The selection satire couldn't have been worse. The Board selects them to help build a more answerable selection process and sitting at the perch is a man who has made some dubious decisions in the last five months. And one is forced to reflect on them with a raised eyebrow for, sitting at the top, he has made no secret of the fact that Srikkanth patronizes a 'South Indian' flavor in cricket!

For how else do you explain the decisions he has stamped in the little time he has been chief selector? Take them one by one. When Gautam Gambhir was banned for the Nagpur test, almost all openers in the country were expecting a call-up for this one off match, especially the one who topped the run charts last year. With more than 1600 runs in 2007-08, this was the moment that Aakash Chopra could have played for India just one more time, but nope!

It is not a question of Chopra making it to the team, but of M Vijay. From where on earth did he come into the picture, then to the test team and the ODI team? Yes, he did score a century on the first day of the 2009 Ranji competition but so did his opening partner, Abhinav Mukund. Oh wait, he isn't from Tamil Nadu!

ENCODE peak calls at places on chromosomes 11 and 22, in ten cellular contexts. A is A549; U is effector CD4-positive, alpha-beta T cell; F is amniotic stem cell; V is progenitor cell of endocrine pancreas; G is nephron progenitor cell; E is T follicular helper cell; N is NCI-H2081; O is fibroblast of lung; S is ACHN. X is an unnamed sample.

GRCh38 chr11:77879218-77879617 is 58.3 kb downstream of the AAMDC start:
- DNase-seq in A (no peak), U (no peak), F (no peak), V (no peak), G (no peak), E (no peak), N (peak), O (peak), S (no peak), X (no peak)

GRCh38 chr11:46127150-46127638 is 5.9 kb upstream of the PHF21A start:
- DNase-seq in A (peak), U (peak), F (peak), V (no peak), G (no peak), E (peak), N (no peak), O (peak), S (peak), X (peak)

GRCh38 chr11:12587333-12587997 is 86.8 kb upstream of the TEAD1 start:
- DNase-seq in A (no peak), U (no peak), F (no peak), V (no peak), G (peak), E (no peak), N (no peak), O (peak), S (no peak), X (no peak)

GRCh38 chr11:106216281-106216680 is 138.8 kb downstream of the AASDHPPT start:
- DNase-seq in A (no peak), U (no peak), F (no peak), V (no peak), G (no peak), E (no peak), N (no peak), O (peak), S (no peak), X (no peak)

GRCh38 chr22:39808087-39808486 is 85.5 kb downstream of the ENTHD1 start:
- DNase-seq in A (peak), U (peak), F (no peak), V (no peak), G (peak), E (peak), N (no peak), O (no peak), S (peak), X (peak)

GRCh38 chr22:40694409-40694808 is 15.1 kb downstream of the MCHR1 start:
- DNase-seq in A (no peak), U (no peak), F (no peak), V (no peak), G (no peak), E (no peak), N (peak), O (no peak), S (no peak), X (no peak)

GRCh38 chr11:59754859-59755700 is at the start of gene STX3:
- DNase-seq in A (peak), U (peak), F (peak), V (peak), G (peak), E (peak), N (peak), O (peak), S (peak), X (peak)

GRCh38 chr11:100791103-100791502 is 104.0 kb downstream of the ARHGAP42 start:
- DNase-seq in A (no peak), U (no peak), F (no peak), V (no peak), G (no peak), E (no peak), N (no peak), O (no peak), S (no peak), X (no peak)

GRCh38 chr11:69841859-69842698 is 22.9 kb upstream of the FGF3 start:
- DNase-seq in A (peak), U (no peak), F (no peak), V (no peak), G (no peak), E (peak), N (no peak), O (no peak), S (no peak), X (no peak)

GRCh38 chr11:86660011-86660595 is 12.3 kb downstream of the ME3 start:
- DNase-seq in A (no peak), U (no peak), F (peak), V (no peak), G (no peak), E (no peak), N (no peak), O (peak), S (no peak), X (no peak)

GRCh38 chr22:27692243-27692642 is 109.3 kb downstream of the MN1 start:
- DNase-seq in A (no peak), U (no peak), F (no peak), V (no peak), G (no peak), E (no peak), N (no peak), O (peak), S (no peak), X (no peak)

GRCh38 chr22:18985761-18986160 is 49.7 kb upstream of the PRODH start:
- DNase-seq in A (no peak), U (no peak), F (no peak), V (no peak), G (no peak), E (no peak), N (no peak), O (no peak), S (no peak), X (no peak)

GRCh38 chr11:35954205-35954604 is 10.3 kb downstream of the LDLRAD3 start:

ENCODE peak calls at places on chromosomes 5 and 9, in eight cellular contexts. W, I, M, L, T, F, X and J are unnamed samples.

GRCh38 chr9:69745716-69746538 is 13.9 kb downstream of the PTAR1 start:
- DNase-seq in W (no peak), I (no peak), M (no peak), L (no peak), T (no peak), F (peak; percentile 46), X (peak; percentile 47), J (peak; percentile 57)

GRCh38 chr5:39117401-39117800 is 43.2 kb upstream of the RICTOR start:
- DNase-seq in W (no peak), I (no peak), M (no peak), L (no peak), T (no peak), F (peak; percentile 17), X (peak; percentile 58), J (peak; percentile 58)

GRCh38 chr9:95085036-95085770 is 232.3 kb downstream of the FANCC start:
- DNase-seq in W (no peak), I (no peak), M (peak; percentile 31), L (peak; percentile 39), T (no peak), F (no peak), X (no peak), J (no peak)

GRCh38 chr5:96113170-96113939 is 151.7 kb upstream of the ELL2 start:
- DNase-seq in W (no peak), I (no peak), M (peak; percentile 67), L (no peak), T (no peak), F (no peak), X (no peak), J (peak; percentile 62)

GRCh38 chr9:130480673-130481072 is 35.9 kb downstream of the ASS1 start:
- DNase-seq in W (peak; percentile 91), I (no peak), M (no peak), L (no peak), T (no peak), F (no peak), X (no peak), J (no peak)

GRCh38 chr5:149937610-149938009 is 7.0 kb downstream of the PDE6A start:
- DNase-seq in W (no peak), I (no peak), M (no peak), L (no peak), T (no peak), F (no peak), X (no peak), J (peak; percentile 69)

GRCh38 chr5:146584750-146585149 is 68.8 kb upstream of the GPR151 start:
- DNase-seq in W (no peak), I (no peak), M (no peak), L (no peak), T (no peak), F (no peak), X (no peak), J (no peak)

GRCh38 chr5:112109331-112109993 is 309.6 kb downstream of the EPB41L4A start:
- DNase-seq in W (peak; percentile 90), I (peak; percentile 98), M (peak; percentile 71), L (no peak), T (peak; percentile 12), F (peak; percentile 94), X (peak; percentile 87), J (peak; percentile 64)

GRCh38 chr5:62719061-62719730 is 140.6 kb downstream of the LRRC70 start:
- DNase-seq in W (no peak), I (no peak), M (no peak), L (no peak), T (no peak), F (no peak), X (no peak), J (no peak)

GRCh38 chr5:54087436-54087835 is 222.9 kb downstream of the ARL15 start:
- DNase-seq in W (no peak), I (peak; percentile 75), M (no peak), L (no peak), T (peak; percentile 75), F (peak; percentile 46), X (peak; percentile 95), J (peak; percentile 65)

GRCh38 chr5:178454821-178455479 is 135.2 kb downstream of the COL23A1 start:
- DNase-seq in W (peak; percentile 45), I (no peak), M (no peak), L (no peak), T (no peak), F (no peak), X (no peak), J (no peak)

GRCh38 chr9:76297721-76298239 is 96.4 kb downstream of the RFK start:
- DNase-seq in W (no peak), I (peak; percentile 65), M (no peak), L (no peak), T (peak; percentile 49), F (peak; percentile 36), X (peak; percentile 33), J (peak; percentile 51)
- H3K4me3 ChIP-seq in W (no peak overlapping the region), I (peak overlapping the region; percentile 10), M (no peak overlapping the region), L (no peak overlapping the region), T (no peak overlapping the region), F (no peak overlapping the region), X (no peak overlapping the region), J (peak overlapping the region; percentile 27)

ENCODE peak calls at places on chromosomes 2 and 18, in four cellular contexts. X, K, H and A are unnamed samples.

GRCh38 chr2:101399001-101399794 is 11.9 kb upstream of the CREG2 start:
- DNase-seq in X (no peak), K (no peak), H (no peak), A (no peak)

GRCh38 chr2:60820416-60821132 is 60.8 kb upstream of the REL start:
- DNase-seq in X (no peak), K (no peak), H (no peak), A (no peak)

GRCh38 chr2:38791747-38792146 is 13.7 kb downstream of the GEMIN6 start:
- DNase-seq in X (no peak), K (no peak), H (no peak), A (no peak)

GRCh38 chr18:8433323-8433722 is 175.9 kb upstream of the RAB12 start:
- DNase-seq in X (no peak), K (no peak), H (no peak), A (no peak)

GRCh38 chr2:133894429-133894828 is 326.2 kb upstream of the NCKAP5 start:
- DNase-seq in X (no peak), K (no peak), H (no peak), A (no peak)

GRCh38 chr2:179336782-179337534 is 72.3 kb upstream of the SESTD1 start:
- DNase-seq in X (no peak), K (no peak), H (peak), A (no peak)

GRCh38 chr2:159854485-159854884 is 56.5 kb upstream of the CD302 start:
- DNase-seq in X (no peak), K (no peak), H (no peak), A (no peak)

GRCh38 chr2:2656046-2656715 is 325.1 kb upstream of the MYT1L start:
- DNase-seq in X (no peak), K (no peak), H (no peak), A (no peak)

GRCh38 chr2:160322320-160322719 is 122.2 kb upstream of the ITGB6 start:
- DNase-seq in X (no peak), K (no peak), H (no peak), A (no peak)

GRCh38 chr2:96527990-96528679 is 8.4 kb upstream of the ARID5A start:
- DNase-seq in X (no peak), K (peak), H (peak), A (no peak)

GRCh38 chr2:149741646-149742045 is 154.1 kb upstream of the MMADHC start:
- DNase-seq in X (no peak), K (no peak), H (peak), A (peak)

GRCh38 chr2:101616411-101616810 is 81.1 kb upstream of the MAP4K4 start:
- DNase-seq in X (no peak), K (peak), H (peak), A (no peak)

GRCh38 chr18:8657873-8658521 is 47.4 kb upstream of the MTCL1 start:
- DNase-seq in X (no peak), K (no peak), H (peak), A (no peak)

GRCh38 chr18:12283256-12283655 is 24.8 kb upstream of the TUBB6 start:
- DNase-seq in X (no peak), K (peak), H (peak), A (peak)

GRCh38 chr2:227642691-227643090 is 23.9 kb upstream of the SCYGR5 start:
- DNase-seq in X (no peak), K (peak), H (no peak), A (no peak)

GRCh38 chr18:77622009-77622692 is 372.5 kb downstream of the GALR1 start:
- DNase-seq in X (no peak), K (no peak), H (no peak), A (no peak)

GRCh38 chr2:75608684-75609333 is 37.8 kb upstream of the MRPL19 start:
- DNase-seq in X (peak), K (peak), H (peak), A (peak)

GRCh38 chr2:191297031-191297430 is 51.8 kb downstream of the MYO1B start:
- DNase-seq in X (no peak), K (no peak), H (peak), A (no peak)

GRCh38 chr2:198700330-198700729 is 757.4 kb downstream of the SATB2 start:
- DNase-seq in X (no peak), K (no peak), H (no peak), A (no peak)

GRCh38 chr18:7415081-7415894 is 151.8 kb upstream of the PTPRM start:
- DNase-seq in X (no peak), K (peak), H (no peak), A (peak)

That is, yes, a serious charge but then there is more proof. When the central contracts were announced, R Aswhin made it to the Grade D lists. For the unknown, he is a 20 year old Tamil Nadu player who made his debut in 2006, and yeah, he bats and bowls a bit. If this selection was not based on the simple fact that he was in the Chennai Super Kings team of which Srikkanth is an advertiser, then why wasn't this particular contract given to Ajinkya Rahane or Cheteshwara Pujara, or an all rounder Abhishek Nayyar if you please!

Ever since L Balaji took a few wickets in the Ranji competition, there was this joke doing rounds that he will soon be back in the Indian team. And just see how well that worked out. Yes, he has made a fantastic comeback from injury two years ago and took a hat trick in the IPL too. But to be really honest, if team India selections were only on merit, Dhawal Kulkarni would have boarded the flight to Sri Lanka after scalping the highest 42 wickets in the same Ranji tournament. And oh, by the way, even Boycott's 'mum' would have taken a better hat-trick, Bala!

So, if this is the way things (read selections) are going to pass on now, then for the next four years that Srikkanth is slated to be chief of selectors, team India can slowly, but surely, only go down south.

(The columnist is a sports writer based in New Delhi, India.)